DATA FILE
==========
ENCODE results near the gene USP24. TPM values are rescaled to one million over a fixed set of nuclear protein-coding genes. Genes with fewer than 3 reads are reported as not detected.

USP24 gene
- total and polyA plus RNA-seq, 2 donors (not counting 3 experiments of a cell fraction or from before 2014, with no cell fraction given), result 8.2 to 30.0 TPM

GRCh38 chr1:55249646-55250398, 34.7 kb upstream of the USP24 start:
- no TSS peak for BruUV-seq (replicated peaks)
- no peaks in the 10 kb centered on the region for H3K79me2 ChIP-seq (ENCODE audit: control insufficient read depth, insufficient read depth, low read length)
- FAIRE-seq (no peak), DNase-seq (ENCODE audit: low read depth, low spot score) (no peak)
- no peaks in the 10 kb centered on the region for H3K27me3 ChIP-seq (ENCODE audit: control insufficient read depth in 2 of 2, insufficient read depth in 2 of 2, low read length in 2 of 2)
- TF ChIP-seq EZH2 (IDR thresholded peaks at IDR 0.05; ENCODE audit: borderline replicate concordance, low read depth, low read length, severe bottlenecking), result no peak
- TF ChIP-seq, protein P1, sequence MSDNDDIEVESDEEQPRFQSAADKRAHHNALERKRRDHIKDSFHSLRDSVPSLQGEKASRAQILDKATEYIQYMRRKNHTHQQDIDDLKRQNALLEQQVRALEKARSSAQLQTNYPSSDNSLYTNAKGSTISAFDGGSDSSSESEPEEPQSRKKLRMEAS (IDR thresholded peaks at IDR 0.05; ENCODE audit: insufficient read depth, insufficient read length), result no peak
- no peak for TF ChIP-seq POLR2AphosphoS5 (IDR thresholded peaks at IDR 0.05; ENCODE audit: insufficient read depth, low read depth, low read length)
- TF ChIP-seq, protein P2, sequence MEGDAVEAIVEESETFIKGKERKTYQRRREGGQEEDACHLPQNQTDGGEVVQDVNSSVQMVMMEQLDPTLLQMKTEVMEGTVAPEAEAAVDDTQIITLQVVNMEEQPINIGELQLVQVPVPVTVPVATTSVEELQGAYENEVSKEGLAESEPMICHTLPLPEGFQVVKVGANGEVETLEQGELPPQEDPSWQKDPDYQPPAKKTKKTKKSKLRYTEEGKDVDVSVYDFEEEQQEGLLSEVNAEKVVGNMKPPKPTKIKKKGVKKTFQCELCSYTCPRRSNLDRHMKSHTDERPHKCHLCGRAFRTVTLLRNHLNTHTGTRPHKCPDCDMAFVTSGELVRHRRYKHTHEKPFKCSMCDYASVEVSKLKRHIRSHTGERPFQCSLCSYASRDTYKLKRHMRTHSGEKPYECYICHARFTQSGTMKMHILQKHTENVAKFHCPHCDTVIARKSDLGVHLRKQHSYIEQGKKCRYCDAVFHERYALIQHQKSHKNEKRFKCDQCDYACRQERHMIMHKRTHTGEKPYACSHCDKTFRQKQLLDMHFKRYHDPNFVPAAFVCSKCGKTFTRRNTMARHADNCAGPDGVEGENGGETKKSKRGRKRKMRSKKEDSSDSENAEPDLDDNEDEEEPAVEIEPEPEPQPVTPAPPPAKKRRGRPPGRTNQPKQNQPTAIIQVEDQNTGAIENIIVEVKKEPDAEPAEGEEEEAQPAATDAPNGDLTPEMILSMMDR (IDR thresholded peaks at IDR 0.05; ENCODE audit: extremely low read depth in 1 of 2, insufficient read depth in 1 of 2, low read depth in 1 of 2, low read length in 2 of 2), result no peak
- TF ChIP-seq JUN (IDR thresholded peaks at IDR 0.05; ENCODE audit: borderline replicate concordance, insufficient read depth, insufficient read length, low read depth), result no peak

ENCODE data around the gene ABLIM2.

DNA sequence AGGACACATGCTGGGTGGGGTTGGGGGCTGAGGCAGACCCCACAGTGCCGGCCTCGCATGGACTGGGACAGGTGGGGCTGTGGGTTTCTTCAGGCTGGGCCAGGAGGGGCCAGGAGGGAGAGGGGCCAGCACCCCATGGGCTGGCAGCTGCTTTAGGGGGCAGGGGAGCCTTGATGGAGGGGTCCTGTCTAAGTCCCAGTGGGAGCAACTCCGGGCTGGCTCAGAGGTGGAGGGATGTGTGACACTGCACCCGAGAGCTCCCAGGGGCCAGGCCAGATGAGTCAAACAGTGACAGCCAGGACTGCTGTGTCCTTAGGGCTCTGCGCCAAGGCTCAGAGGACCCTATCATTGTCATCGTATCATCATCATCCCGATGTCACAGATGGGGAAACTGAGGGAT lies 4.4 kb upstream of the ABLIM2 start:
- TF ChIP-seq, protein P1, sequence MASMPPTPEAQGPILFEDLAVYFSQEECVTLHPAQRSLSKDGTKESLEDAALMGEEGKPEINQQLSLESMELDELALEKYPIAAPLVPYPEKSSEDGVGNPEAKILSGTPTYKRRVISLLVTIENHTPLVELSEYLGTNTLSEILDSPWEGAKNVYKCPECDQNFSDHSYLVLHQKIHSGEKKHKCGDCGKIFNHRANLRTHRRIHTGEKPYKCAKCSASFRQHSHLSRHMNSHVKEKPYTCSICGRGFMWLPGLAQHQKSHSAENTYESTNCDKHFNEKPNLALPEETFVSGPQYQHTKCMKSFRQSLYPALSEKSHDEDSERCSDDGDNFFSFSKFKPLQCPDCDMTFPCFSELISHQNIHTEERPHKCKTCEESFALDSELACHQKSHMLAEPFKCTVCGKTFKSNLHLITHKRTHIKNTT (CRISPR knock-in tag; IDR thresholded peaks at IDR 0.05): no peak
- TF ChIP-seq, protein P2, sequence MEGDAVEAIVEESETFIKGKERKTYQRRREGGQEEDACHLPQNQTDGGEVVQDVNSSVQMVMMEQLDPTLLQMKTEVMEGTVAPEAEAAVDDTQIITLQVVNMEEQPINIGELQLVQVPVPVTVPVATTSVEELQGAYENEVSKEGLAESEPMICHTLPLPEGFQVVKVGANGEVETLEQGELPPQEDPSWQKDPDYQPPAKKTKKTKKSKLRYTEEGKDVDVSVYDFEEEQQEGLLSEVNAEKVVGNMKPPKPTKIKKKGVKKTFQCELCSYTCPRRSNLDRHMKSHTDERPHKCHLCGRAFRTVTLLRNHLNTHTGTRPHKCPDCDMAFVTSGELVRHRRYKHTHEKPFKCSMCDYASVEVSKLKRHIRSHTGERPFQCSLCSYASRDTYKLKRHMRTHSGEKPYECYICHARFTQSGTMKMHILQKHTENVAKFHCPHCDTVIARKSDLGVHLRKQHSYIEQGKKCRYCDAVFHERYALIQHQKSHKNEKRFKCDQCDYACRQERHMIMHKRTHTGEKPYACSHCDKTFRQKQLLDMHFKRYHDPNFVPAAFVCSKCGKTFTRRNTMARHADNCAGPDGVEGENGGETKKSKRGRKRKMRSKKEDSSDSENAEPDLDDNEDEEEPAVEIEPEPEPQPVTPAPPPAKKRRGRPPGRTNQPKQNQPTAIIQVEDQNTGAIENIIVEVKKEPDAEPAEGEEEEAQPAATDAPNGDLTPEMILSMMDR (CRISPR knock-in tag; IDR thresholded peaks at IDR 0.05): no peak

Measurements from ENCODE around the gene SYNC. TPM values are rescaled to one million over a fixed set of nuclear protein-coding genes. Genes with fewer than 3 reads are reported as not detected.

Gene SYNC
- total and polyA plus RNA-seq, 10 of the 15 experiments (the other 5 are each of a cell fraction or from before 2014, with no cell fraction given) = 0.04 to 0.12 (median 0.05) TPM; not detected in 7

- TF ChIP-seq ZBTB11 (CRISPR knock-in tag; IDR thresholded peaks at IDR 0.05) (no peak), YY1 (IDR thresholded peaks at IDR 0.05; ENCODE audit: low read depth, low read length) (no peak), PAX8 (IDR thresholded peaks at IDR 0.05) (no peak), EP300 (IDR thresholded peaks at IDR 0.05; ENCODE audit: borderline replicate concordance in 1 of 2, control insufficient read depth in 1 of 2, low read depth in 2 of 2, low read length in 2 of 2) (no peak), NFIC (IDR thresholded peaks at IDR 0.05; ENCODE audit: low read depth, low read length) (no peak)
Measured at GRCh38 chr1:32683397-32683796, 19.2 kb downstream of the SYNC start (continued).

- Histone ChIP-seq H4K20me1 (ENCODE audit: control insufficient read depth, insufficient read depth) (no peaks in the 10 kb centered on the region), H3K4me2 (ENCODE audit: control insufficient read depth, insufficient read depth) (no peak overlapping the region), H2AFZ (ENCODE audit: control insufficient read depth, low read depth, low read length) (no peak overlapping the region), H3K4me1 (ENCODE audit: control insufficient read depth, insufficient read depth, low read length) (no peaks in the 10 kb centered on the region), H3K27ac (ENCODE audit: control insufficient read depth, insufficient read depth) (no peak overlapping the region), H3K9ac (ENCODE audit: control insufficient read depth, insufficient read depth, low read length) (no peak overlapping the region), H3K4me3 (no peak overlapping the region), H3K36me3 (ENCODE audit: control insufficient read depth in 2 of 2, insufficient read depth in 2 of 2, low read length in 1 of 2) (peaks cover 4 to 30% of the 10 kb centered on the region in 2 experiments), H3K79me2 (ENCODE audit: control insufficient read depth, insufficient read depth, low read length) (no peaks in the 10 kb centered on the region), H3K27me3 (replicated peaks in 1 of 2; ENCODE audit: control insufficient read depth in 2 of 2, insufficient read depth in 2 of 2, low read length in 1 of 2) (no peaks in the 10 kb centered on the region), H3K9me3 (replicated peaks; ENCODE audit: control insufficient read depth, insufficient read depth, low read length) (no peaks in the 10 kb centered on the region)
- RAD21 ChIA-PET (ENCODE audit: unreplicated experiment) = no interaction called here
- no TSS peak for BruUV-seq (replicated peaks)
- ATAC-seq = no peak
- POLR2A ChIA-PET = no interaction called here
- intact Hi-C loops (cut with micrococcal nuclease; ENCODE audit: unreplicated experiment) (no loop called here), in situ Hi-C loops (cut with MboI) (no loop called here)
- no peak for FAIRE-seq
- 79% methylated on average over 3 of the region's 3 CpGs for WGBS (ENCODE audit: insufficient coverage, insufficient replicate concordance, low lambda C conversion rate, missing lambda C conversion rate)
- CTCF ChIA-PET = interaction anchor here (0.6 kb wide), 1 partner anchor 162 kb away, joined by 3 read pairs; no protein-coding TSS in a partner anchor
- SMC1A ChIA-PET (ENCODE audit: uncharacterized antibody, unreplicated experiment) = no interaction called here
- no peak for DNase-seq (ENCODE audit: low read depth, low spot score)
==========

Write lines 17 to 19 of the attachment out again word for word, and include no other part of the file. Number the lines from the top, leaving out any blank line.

- TF ChIP-seq, protein P2, sequence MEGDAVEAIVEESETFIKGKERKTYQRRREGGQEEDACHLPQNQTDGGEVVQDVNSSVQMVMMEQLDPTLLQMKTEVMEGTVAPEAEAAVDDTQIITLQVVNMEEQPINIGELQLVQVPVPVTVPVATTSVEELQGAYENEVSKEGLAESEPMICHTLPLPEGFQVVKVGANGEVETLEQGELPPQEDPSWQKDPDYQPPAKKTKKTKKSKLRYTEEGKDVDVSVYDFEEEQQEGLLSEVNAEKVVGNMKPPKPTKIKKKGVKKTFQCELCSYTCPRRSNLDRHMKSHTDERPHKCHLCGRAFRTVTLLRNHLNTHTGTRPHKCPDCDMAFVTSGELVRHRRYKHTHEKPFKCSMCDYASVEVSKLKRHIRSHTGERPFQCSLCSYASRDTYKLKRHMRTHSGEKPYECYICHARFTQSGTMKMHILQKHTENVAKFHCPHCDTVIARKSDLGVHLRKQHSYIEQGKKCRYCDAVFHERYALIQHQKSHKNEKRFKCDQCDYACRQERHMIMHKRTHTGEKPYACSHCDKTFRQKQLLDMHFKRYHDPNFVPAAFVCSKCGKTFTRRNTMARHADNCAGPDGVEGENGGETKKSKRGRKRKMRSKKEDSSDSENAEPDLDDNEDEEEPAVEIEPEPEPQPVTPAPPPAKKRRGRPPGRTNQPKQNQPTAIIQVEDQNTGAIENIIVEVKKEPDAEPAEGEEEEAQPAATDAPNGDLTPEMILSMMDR (CRISPR knock-in tag; IDR thresholded peaks at IDR 0.05): no peak

Measurements from ENCODE around the gene SYNC. TPM values are rescaled to one million over a fixed set of nuclear protein-coding genes. Genes with fewer than 3 reads are reported as not detected.

Gene SYNC